Whisky Magazine Issue 3
This article is 17 years old and some information provided may be time sensitive. Please check all details of events, tours, opening times and other information before travelling or making arrangements.
Copyright Whisky Magazine © 1999-2016. All rights reserved. To use or reproduce part or all of this article please contact us for details of how you can do so legally.
Like a fine malt, a good cigar will sooth the savage breast, says James Leavey.
Soothed or not, there are times when even the mildest of us are sorely tested. Take, for example, the cigar freaks who insist on extolling the merits of Cohiba Lanceros while pooh-poohing the underrated qualities of a Petit Punch, just because the former stick of Cuban tobacco is five times the price of the latter. It's a marketing con, I keep telling them, so don't go belittling one of my favourite smokes.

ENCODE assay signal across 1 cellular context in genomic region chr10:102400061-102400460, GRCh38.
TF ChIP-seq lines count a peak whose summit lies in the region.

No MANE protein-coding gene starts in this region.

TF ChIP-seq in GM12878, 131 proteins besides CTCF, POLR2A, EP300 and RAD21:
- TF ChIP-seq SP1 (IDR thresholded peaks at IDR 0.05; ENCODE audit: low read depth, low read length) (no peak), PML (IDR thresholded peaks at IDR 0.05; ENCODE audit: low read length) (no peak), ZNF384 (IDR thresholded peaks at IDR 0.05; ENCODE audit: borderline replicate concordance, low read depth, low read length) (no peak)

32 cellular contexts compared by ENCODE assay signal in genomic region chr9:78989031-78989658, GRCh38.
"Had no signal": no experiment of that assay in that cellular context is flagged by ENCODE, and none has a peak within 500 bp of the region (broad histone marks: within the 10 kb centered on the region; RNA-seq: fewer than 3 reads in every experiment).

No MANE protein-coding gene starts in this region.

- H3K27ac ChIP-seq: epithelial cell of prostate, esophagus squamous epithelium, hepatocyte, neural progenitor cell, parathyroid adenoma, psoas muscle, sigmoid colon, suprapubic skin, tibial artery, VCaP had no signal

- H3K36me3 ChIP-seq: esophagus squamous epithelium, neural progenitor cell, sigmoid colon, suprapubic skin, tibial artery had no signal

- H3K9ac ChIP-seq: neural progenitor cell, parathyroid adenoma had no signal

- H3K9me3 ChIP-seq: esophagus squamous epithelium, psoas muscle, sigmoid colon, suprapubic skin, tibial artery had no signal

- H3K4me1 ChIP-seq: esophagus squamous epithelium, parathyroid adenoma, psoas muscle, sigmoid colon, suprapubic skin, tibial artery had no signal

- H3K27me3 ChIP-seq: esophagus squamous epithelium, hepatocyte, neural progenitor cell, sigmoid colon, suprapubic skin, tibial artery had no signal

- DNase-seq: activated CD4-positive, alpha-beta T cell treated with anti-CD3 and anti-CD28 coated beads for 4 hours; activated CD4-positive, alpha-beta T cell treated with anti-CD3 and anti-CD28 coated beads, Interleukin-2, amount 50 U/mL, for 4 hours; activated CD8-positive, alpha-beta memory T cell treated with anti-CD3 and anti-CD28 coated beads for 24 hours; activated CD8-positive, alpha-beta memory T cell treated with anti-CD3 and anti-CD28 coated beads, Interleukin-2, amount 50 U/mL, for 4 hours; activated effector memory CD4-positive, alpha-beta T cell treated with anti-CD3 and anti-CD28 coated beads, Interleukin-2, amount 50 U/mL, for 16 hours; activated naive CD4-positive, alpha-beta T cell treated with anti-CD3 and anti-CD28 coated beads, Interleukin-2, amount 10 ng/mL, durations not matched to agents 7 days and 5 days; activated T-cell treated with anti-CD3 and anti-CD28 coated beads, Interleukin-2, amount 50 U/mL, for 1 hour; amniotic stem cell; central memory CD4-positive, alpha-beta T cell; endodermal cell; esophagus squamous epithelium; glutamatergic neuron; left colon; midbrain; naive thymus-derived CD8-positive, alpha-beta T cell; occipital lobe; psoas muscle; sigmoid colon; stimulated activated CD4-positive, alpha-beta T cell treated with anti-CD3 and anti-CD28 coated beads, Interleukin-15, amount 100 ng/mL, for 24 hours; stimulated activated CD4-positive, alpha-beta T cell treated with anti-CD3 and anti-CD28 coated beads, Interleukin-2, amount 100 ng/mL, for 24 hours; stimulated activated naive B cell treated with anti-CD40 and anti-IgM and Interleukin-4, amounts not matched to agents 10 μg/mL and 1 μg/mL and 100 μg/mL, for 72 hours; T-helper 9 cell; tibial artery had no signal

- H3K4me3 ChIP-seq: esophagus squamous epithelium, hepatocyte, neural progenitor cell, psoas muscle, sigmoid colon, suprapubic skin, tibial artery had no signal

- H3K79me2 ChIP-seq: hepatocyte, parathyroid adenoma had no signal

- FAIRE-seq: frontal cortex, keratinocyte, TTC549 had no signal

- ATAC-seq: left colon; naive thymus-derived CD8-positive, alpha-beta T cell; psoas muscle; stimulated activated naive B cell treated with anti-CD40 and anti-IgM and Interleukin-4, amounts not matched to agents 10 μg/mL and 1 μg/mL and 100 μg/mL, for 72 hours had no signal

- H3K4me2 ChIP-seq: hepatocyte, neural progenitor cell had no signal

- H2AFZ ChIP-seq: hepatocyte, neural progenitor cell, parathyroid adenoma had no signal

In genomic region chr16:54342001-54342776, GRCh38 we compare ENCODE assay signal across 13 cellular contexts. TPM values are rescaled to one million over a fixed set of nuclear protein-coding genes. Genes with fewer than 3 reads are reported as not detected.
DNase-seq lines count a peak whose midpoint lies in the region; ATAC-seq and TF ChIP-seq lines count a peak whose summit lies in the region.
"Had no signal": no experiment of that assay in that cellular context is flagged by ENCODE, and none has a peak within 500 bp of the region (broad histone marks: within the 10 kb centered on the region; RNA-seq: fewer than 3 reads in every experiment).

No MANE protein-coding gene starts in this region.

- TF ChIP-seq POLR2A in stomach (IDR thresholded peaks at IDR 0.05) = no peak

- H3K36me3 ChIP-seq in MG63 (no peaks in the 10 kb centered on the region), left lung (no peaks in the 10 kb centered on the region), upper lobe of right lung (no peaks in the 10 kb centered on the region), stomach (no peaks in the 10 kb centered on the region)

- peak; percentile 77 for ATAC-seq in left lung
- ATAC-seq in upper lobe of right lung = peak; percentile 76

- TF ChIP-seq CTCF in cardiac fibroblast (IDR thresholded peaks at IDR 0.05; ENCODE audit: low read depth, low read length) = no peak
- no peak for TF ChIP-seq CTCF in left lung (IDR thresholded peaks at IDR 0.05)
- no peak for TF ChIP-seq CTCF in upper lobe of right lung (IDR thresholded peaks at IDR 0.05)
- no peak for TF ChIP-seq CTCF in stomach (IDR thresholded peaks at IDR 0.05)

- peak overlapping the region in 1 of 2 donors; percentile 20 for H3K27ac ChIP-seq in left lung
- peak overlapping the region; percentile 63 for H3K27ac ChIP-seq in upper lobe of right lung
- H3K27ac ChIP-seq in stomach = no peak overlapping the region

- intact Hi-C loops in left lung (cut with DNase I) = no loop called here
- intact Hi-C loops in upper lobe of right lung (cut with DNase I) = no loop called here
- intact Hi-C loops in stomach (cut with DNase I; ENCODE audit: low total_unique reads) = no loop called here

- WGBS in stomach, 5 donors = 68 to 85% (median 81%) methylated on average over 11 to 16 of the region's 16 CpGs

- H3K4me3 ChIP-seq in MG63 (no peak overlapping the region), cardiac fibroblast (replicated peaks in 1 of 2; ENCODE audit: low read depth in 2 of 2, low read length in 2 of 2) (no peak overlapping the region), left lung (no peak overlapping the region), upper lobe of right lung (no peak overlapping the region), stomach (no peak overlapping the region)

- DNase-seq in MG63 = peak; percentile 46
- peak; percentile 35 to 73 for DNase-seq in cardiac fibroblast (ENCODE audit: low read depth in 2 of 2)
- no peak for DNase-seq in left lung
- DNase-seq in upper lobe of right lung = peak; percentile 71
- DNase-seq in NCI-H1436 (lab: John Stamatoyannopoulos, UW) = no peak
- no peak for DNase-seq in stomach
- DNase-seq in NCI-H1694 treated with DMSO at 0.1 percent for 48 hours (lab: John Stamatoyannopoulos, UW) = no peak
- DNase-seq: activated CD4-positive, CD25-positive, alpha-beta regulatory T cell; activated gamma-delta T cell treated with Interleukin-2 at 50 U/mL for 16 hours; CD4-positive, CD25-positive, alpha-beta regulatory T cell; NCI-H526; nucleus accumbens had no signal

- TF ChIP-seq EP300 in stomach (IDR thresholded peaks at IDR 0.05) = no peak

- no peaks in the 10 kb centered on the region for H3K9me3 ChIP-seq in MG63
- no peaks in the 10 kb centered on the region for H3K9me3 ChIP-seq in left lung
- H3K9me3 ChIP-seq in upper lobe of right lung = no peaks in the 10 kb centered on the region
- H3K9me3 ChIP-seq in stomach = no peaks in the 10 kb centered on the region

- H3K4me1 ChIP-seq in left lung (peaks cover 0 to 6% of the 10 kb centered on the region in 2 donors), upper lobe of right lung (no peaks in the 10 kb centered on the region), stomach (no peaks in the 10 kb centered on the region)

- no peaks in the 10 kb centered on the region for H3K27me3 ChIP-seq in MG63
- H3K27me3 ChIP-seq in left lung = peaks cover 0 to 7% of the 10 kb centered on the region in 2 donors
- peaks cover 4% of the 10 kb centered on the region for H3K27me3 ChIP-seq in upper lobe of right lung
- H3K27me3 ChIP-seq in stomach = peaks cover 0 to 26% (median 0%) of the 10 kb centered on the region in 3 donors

Then there are those who tell me that cigar smoke is heavier than cigarette smoke and that's why they can't bear to share a room with it. So how do you measure the smoke of a cigar? Well, first weigh it before you light up and then drop your ash carefully onto the scales. When you've finished the cigar, weigh the stub and deduct that from the first number. Then weigh the ashes and deduct that from the revised total. The difference is the weight of the smoke from the cigar you've just enjoyed.
I'm thinking of carrying around a set of kitchen scales with me so that I can give demonstrations on the spot. If only I could do the same with the nostril-wrinkling whiffs that emanate from that strange multitude of people who apparently enjoy fast food, cheap after-shave and saving on the dry cleaning bills.
The thing is, I am very careful where and when I fire up my cigars and never toast a Havana in a non-smoking area. To give you an example, football bores me almost as rigid as cricket but I was in London with a pal and we decided we just had to watch England versus Argentina ...